Jun 11, 2006

TAOS, New Mexico –  Don't mention Willa Cather in Taos. Really. Just don't. The question "do you have a copy of Death Comes to the Archbishop" is nearly explosive as Germans asking a British tabloid: "where does this hatred come from?"

Ole Willa, apparently, didn't do her homework. The classic 1927 novel – based on just a few weeks' journey – fingered the wrong bad guy, according to locals.

Gordon Johnston sets me straight over a plate of homemade brownies. He's an amateur historian and proprietor of the Little Tree Inn, along with his wife Maggie. Their bed-and-breakfast – rumored to be the only 100% adobe one in the States – is the best I've experienced. Ever. Anywhere. The landscape, decor, cuisine, camaraderie and charismatic animals somehow blur into the sublime, all appropriately chiaroscuro from the legendary light of Taos, New Mexico.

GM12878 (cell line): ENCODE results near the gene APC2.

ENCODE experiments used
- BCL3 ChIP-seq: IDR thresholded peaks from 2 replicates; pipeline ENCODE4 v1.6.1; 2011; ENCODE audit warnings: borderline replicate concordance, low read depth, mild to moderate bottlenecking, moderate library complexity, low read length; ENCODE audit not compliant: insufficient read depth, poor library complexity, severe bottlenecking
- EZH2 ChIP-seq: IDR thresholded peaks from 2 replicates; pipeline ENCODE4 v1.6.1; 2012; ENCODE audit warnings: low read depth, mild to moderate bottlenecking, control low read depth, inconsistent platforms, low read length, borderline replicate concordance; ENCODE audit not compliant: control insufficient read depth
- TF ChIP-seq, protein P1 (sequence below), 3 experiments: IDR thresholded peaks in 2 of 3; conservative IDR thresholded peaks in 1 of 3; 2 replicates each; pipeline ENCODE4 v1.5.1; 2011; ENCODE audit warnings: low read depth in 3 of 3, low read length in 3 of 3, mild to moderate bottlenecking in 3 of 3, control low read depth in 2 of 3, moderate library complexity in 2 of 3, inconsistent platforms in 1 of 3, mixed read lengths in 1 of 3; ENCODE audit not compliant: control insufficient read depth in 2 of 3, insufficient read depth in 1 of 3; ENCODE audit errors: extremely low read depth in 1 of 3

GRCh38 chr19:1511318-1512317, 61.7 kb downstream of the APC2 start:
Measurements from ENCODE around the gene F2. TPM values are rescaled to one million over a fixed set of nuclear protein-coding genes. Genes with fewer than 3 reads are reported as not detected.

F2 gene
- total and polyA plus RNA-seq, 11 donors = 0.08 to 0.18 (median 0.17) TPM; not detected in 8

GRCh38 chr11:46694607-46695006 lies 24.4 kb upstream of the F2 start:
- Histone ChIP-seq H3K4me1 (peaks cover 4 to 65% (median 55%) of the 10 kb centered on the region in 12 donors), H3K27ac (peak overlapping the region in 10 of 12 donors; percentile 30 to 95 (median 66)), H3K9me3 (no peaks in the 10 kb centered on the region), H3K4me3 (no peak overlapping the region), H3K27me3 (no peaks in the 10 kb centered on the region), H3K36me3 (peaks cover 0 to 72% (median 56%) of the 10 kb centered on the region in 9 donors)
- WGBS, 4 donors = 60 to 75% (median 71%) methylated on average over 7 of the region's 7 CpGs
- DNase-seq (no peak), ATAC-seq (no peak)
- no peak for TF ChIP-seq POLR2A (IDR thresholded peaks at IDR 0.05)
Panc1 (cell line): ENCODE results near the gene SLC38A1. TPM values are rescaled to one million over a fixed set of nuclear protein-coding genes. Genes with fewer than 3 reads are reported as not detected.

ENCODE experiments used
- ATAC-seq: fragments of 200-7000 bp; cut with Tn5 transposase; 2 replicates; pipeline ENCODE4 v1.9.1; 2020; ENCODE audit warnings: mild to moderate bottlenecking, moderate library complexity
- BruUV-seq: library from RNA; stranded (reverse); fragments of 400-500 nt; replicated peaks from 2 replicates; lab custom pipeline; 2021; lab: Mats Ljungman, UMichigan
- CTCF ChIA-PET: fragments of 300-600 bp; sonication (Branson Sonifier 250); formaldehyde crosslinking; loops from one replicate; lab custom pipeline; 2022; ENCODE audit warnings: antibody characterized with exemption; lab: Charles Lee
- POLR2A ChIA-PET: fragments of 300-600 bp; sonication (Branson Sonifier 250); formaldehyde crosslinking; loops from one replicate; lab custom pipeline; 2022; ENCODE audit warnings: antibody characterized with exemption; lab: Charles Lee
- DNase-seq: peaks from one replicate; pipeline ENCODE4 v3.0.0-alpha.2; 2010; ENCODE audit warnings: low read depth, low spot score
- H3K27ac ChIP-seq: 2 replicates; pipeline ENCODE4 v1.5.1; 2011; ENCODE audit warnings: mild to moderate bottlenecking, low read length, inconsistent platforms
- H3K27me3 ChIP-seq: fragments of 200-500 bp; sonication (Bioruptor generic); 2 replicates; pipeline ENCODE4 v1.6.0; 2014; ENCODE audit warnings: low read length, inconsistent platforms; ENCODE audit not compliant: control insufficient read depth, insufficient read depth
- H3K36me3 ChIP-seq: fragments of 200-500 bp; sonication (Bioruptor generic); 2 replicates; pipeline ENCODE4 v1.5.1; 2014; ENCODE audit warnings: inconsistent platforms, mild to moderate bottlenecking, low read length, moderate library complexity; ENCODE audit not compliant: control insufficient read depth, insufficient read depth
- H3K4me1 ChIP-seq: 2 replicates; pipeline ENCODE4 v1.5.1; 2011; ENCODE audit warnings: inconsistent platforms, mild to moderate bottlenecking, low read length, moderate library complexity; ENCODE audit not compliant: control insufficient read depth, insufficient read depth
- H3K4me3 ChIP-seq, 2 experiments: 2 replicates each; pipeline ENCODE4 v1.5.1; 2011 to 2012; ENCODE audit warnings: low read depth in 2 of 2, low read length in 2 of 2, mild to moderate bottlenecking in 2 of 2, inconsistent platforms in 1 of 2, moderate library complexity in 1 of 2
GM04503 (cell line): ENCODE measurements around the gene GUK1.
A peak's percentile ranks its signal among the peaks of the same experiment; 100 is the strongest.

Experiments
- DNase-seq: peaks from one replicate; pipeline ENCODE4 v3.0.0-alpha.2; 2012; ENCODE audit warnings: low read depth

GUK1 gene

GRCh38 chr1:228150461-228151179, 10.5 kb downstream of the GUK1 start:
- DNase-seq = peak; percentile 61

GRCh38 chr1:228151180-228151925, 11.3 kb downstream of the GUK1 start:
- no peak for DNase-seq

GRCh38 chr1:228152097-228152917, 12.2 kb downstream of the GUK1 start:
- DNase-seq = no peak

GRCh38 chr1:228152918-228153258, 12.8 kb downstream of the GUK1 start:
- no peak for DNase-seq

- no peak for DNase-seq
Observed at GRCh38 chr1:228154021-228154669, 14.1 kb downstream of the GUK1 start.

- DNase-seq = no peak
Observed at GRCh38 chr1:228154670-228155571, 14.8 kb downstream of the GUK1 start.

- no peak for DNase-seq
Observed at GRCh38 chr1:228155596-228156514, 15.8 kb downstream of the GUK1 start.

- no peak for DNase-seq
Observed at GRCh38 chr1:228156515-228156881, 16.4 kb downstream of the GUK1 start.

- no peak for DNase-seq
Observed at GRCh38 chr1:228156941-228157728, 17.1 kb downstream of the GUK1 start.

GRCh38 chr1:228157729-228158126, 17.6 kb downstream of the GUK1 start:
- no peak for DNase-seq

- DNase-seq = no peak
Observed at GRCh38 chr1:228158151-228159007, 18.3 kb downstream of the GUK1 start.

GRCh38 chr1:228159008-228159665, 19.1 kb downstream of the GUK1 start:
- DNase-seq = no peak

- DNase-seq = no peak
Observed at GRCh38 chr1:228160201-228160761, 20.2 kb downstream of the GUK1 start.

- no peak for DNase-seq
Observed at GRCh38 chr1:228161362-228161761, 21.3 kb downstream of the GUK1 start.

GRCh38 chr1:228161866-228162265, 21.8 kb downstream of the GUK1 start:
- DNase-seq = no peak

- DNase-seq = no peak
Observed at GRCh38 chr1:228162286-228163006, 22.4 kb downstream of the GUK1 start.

"What stories haven't been told?" I ask Gordon. Because I want to return and linger here, plundering his research library ... maybe while nibbling some of that mango-chutney-drenched Brie they leave under cheesecloth for peckish guests ...

He tells of battles, their fields long lost in the scrublands. Whiskey smugglers and gun runners elevated to territorial government posts. Railway barons and dodgy land grants. Humble farmers rising against corrupt officials. The true tale of Billy the Kid.

"He didn't drink, he went to Sunday School," Gordon protests. "OK, he was a bit of a juvenile delinquent: he stole laundry when he was 14. But he never robbed a bank or a stagecoach.

"Billy decides he's an outlaw, but the outlaws kick him out. He goes from family to family, begging to be taken in. Finally he was hired to be a cowboy and got caught in some ugly events.

"He wasn't a bad kid. And he certainly wasn't a gunslinger."

Enough, enough. I'm sold. I'll return. I may never leave.

Actually, I was sold when I discovered the excuse never to read Willa Cather again...

But don't tell the Johnstons or they may cut off the encouraging supply of white-chocolate scones.

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